The Lost Whale

Hannah Gold & Levi Pinfold

Many of our readers will be fondly familiar with Hannah Gold’s first book The Last Bear - which was voted 'Best Classroom Read-Aloud' in our Books of the Year Award and also went on to win the Waterstone's Children's Book Prize and to take the number one spot in the Children and YA Uk fiction charts. Readers resonated with the strong environmental themes and heartfelt story writing.


Her second standalone adventure, The Lost Whale, is beautifully written and is likely to be just as well received. Like the first book, the story highlights the topic of environmental sustainability but also draws a picture of the wonderful connection that can develop between children and animals, placing hope and empowerment in the hands of the young to make a difference in the planet's future.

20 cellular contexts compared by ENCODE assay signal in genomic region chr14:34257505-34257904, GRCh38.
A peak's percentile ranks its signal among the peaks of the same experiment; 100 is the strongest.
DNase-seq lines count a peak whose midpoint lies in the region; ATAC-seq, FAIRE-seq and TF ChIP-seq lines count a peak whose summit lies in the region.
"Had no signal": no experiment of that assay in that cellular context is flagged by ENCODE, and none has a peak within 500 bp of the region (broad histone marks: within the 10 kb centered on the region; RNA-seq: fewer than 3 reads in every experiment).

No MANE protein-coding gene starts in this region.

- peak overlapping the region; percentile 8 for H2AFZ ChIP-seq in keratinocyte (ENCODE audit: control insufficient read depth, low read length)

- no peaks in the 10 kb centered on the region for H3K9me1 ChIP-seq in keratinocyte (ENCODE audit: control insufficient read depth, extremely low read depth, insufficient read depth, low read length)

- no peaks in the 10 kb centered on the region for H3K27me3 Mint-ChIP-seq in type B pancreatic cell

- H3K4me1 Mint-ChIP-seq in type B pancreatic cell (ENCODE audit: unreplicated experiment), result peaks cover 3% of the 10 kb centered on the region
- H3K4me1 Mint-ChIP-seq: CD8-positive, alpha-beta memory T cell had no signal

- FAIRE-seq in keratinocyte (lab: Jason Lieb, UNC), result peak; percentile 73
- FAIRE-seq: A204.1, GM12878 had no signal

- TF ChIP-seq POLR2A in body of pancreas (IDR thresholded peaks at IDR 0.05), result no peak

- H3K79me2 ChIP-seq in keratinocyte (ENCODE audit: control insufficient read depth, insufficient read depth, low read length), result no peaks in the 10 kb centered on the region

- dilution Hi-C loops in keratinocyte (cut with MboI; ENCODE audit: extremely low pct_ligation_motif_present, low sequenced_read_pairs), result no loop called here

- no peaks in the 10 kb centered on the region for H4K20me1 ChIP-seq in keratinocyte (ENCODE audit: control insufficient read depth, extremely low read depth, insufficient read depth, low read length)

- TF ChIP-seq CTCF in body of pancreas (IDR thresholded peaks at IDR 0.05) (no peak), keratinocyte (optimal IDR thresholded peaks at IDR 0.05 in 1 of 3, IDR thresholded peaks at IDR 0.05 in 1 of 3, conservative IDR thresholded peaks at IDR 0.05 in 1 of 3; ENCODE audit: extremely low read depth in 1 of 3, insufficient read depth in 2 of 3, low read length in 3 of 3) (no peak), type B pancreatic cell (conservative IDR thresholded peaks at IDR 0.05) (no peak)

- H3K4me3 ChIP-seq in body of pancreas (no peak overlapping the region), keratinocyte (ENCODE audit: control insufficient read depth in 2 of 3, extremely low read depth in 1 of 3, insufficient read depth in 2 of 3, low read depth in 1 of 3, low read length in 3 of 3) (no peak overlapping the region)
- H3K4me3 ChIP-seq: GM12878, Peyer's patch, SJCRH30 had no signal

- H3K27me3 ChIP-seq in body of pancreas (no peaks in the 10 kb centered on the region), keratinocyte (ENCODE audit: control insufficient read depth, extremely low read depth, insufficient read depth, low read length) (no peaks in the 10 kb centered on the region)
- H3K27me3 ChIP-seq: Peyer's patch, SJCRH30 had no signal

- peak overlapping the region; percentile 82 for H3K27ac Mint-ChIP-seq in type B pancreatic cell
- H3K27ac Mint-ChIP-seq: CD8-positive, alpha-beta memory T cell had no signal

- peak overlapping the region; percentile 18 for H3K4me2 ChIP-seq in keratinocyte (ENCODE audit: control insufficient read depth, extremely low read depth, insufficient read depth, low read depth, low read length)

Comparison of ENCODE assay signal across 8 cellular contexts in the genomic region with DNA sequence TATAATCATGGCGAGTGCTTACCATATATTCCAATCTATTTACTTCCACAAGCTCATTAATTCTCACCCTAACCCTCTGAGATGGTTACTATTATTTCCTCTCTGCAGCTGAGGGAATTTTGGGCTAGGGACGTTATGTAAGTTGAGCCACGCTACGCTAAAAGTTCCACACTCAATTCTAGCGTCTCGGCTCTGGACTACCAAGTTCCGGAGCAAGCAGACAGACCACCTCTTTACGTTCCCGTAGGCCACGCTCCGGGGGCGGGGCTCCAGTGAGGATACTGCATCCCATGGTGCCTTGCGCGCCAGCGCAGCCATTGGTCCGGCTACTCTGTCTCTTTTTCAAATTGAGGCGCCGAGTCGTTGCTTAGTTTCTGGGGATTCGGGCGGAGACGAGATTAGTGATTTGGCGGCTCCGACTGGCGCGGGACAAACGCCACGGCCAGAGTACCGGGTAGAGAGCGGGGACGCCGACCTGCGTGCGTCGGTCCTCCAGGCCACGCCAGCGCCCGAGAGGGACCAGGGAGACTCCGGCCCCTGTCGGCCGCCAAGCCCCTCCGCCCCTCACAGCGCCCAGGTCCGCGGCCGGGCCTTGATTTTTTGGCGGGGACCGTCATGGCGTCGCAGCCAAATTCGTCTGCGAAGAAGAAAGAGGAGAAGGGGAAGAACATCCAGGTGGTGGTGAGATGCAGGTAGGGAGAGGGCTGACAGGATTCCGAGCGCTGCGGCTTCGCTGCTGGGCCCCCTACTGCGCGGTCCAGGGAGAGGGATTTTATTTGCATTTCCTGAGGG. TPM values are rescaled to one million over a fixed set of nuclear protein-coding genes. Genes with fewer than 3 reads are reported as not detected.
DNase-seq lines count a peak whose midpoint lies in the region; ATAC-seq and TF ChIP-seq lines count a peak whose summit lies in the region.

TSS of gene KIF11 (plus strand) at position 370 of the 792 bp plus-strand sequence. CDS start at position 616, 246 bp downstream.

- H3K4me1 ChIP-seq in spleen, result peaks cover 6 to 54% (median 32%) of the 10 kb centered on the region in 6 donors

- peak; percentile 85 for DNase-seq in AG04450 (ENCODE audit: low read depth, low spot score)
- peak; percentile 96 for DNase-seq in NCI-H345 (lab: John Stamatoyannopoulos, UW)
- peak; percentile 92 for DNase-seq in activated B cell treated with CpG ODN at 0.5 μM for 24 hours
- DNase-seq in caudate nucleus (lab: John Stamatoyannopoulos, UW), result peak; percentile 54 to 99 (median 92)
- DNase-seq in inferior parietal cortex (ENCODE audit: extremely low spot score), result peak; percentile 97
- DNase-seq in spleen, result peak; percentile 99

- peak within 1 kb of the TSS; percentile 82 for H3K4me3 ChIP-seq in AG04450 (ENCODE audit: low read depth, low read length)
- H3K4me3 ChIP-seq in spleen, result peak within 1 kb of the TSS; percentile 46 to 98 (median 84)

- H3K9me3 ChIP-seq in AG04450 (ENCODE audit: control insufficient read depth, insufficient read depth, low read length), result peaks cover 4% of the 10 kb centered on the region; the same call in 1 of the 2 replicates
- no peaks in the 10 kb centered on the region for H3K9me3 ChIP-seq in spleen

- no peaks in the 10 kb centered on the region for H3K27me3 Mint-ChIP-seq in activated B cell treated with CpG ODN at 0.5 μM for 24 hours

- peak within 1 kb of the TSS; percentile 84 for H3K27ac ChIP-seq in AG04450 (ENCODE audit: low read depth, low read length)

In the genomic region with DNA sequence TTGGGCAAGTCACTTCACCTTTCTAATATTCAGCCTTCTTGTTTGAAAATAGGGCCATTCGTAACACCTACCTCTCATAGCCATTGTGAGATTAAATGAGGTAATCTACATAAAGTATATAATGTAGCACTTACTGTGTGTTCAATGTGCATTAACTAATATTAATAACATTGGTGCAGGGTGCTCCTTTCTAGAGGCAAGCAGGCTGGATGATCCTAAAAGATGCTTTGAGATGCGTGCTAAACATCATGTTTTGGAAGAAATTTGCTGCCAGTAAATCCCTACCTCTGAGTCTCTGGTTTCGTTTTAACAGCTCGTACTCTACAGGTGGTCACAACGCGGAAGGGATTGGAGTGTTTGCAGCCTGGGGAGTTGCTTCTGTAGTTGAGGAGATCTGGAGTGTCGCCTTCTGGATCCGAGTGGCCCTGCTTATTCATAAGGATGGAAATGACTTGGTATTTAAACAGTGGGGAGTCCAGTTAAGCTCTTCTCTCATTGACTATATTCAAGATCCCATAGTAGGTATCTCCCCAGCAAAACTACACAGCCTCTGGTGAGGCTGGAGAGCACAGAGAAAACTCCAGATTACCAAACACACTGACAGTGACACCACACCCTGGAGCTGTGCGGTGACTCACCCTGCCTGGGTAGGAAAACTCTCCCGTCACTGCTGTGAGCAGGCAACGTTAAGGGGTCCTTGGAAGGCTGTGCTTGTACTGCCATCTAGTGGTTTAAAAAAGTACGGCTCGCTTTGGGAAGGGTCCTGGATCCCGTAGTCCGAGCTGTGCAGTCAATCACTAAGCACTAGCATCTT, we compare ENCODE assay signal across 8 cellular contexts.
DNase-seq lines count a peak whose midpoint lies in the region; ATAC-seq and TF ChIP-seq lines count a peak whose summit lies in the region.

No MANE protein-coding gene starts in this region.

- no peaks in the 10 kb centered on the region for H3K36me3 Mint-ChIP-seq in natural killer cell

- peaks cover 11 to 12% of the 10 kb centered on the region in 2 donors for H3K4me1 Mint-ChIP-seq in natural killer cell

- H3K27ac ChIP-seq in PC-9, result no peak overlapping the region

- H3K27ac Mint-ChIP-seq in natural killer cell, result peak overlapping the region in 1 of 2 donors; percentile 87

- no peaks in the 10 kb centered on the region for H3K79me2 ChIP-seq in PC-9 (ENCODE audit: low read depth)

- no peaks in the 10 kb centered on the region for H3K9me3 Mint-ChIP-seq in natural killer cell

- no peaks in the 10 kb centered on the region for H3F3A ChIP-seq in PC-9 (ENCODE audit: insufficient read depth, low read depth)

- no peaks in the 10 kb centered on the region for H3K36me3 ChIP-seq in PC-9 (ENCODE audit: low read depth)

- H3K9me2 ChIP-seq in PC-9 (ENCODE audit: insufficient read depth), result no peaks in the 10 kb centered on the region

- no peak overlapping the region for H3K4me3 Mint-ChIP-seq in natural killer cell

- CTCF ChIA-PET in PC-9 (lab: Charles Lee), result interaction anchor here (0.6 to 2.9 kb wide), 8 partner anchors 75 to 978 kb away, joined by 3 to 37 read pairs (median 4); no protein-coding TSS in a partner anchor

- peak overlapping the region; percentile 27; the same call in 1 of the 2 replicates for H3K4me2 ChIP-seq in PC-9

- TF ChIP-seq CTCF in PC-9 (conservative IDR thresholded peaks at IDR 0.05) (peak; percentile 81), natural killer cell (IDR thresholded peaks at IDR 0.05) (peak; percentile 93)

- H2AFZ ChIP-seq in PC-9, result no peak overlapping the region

In this instance, the story centres on a connection between an eleven-year-old boy, Rio, and a beautiful grey whale. When Rio is sent to California to stay with his grandmother while his mother is in hospital recovering from a mental health crisis, he feels anxious and unsettled - unsure who will care for his mother as well as he does or when he will see her again. He forms a friendship with a friendly local girl called Marina and her father, helping them to run their whale watching trips. Rio is fascinated by the whales and, aside from worries about his mum, the whales become the only thing to fill his thoughts. He’s amazed to recognise one of the grey whales - White Beak - from his mother's old sketches and he also discovers that he has the rare gift of being able to hear the whales.